Happiness Experienced Versus Remembered
A friend of mine sent me a link to a lecture given by a Noble-prizing winning economist. The topic is happiness — yes, I’ve been into this topic on-and-off during my sabbatical. He talks about two different ways to look at happiness. When most people talk about being happy, or unhappy, they tend to be unclear about which kind of happiness they’re referring to.
Briefly, this guy talks about happiness in how it’s experienced, versus how it’s remembered. It’s the difference between asking “are you happy right now, at this moment?” or “have you had a happy life?” If you dive into this a little bit, you’ll realize that these are very different things, and they more often than not don’t correlate with one another.
It was said that anyone who’s ever lived in the Sahara for sometime invariably remember the experience as the best in their lives. I cannot imagine that living in terrible heat, dryness, sand storms brings happiness in the present tense. But I also believe that people who experience it will in fact remember it fondly. Conversely, we can all think of things we did that made us happy there and then, but our memory of that experience is painful. And most the happiness or misery experienced don’t register at all in our memories. (Although I think our experiences, even if not remembered consciously, do change who we are.)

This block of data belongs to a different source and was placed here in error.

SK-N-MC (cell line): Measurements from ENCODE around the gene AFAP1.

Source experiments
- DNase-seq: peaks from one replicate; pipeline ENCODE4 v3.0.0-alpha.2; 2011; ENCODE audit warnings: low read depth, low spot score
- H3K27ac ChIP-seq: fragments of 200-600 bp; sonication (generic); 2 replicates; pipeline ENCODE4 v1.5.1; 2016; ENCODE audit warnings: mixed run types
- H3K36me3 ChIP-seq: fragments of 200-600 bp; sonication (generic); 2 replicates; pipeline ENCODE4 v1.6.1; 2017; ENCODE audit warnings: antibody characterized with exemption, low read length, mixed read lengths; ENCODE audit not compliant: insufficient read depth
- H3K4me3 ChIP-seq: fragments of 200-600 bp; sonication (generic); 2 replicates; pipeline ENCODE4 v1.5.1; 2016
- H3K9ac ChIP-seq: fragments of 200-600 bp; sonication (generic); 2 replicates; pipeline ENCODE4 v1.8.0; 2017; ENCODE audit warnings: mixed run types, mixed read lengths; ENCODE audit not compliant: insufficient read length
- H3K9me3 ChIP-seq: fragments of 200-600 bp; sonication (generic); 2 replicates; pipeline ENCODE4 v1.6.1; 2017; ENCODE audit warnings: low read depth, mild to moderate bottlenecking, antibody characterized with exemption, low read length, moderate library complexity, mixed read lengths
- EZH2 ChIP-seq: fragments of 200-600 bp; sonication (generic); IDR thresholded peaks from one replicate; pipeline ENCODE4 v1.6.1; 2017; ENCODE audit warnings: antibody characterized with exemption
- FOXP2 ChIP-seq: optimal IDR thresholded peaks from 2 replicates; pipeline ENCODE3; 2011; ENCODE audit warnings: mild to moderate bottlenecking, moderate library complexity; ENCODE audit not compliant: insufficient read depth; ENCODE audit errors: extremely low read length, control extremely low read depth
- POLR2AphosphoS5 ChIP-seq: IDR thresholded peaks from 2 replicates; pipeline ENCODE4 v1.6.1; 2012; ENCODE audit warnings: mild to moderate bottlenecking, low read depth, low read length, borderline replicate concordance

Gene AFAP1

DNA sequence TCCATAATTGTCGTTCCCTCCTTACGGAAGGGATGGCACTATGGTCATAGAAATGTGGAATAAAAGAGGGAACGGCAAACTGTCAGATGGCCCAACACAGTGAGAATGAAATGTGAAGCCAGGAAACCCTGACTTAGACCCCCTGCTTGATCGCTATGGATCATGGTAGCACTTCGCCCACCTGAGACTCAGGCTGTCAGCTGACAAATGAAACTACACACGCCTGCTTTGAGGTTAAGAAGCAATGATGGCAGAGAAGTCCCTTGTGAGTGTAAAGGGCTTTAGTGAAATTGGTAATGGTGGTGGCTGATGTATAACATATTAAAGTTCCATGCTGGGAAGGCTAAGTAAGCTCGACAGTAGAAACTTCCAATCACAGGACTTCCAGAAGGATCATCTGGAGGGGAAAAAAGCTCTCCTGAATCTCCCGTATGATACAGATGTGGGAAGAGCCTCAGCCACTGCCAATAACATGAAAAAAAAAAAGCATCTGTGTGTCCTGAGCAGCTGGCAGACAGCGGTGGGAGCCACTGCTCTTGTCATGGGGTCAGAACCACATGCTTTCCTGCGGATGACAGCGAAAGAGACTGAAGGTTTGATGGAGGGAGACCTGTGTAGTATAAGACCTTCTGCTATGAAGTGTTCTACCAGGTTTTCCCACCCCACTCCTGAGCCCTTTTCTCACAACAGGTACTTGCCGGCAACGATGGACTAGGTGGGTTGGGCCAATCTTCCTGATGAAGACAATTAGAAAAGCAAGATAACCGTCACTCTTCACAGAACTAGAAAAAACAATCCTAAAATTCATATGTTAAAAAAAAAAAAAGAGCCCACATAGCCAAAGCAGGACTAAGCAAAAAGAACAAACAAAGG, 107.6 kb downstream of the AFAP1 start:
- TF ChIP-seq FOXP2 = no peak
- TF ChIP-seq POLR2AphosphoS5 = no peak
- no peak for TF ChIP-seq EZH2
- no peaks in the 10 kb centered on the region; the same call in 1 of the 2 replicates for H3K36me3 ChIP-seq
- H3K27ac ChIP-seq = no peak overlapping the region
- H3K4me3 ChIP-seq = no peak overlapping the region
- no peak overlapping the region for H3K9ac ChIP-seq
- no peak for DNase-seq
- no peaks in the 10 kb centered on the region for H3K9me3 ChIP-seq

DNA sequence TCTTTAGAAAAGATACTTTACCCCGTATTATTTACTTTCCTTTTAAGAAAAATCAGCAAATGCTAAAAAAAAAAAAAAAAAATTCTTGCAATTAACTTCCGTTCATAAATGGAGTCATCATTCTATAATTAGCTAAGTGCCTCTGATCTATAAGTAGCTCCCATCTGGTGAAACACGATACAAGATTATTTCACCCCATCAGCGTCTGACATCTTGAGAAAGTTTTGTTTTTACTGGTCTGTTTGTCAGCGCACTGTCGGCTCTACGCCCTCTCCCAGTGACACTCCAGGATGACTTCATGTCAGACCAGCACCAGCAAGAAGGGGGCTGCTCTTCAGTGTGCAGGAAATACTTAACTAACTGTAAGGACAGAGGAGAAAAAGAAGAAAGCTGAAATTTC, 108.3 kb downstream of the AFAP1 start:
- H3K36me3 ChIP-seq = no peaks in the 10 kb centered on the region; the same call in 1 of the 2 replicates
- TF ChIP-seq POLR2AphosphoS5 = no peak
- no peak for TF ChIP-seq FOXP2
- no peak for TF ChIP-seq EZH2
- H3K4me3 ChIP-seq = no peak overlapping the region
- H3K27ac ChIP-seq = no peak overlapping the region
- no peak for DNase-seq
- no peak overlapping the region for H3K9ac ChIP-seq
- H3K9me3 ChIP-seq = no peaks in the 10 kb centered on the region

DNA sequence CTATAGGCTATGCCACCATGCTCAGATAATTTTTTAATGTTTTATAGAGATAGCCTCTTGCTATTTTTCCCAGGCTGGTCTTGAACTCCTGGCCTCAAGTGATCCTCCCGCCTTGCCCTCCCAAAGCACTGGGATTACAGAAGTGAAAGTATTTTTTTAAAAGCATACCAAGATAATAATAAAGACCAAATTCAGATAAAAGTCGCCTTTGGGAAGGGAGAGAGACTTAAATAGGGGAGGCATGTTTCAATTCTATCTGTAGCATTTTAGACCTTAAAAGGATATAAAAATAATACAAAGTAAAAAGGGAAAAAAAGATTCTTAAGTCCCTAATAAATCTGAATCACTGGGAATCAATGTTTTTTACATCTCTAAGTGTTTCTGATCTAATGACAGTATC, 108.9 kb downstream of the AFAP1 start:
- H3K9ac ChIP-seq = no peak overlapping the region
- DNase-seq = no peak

Picking up where this lectures leaves off, it seems to me that our lives exist in the mingling of these two streams. Many of our core values, when examined deeply, reflect which of these two types of happiness we value more. The stoic, the industrious, the religious, tend to value memory. They toil and struggle in order to be satisfied looking back at what was accomplished. Religion makes a difference, because if you believe in afterlife, you probably also believe that you’ll take your memories with you for eternity. That makes memory far more important. An atheist would believe that momentary happiness, even if it leaves no imprint, should count for something because memories are ultimately ephemeral too.
You can watch the video here.